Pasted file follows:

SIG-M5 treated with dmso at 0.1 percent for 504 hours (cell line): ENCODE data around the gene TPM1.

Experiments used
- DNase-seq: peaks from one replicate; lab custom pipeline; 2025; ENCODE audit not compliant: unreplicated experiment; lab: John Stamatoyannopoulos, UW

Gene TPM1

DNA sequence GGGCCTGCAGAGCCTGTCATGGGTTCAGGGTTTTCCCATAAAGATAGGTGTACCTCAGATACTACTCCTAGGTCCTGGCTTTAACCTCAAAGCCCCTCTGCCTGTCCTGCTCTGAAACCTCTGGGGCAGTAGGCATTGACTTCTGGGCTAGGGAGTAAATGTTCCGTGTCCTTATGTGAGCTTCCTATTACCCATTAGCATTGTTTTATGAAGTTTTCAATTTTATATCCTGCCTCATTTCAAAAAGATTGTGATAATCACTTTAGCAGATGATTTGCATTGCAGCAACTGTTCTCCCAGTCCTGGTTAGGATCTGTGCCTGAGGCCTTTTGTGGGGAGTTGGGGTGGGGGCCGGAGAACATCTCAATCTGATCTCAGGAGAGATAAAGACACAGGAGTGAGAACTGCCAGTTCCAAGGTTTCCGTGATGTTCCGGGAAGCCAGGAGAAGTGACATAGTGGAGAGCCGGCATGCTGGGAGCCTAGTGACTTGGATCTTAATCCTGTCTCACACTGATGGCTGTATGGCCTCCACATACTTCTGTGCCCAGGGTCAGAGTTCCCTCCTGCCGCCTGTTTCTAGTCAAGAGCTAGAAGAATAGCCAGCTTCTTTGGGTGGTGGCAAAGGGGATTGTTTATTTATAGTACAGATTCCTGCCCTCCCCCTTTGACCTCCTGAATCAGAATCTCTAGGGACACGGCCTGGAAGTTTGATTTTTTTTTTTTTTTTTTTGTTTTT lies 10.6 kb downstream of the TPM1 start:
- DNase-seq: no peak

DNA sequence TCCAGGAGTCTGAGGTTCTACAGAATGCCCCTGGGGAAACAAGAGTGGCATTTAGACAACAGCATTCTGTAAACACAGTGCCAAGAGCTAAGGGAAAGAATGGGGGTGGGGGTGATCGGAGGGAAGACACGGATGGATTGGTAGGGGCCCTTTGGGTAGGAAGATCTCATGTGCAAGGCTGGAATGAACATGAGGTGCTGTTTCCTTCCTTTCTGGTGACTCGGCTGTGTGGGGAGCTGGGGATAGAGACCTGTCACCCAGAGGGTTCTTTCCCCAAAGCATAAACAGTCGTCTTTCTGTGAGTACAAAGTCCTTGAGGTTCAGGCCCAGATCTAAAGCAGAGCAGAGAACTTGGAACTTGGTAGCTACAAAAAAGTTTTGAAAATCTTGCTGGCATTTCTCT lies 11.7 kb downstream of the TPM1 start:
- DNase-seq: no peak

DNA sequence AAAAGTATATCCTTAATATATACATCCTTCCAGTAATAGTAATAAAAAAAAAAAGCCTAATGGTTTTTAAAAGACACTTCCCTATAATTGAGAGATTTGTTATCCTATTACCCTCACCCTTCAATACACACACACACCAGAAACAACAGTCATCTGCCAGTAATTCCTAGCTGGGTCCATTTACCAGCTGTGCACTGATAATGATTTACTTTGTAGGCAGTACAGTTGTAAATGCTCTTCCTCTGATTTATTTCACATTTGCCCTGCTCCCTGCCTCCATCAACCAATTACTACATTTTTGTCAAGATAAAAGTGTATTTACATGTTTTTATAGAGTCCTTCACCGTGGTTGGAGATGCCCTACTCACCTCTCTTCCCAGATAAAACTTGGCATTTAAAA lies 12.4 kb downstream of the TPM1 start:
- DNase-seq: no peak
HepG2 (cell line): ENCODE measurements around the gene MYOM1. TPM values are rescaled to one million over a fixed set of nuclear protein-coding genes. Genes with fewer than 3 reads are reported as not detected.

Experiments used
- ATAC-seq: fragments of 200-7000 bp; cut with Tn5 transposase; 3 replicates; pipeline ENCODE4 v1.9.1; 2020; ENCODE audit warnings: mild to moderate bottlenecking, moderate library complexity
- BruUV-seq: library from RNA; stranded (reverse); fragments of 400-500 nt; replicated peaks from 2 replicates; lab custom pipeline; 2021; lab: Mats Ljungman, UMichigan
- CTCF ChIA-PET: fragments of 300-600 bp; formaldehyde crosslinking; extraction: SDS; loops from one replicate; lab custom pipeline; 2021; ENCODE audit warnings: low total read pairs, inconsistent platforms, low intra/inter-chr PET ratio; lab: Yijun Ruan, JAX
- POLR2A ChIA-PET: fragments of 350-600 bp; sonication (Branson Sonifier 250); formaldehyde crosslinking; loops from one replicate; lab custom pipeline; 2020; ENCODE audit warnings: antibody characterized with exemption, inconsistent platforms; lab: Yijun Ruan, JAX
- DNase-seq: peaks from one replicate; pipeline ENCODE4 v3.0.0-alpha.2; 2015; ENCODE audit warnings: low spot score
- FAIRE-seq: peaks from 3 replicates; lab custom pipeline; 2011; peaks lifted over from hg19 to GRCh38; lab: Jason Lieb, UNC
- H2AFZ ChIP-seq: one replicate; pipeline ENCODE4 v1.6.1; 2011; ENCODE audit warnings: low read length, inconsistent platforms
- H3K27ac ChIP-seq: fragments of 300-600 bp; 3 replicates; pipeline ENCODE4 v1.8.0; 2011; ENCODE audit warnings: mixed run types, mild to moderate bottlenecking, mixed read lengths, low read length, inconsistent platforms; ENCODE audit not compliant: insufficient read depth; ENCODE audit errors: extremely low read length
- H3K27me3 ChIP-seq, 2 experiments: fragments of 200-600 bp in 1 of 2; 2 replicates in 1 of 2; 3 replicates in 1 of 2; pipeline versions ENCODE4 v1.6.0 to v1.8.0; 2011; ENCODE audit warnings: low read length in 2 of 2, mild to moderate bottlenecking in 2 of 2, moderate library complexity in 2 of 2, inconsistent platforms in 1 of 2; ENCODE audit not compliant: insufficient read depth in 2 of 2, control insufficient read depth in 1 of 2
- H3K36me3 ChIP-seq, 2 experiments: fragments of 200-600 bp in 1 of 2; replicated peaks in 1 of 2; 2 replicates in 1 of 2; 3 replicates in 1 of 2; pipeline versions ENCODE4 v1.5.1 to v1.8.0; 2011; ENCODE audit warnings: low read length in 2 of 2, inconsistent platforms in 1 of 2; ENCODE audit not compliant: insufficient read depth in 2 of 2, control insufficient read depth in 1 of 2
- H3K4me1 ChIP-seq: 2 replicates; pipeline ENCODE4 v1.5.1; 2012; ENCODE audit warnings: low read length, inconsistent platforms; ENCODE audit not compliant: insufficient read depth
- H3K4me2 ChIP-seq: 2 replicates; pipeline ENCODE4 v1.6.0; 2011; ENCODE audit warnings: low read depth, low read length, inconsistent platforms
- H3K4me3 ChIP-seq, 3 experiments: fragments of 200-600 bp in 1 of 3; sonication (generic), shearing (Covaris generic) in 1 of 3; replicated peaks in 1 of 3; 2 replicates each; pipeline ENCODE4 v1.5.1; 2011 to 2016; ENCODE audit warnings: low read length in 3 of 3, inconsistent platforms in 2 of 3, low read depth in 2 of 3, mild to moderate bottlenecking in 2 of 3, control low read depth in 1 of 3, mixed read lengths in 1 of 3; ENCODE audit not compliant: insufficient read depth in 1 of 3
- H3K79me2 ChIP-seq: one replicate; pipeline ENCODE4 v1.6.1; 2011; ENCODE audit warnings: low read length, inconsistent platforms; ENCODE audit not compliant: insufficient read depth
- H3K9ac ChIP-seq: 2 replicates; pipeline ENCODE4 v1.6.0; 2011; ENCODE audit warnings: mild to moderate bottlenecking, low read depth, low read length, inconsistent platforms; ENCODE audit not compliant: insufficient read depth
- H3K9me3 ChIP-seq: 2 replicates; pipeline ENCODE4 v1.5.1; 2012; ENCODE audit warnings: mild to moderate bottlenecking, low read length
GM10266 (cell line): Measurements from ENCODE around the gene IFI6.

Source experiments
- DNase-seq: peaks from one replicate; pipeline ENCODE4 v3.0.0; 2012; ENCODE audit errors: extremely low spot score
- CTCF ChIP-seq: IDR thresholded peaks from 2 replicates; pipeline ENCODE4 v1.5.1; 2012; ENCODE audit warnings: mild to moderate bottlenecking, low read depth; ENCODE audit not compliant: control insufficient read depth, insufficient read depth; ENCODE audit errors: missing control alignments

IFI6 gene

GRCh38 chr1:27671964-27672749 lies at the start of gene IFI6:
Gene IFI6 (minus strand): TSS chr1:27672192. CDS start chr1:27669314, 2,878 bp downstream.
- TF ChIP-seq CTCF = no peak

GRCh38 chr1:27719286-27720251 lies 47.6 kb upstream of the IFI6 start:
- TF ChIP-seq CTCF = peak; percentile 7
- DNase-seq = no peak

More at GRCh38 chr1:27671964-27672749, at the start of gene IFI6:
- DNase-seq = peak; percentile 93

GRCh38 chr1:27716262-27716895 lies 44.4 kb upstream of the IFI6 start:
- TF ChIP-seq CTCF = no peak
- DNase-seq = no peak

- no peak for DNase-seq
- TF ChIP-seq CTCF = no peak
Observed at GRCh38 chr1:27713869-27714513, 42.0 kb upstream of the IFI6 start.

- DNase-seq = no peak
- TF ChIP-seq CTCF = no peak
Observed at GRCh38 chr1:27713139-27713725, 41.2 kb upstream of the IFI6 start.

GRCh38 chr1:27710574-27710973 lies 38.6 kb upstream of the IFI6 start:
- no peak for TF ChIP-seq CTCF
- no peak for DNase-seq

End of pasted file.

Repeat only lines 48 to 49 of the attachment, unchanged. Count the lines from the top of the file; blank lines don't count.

- DNase-seq = no peak
- TF ChIP-seq CTCF = no peak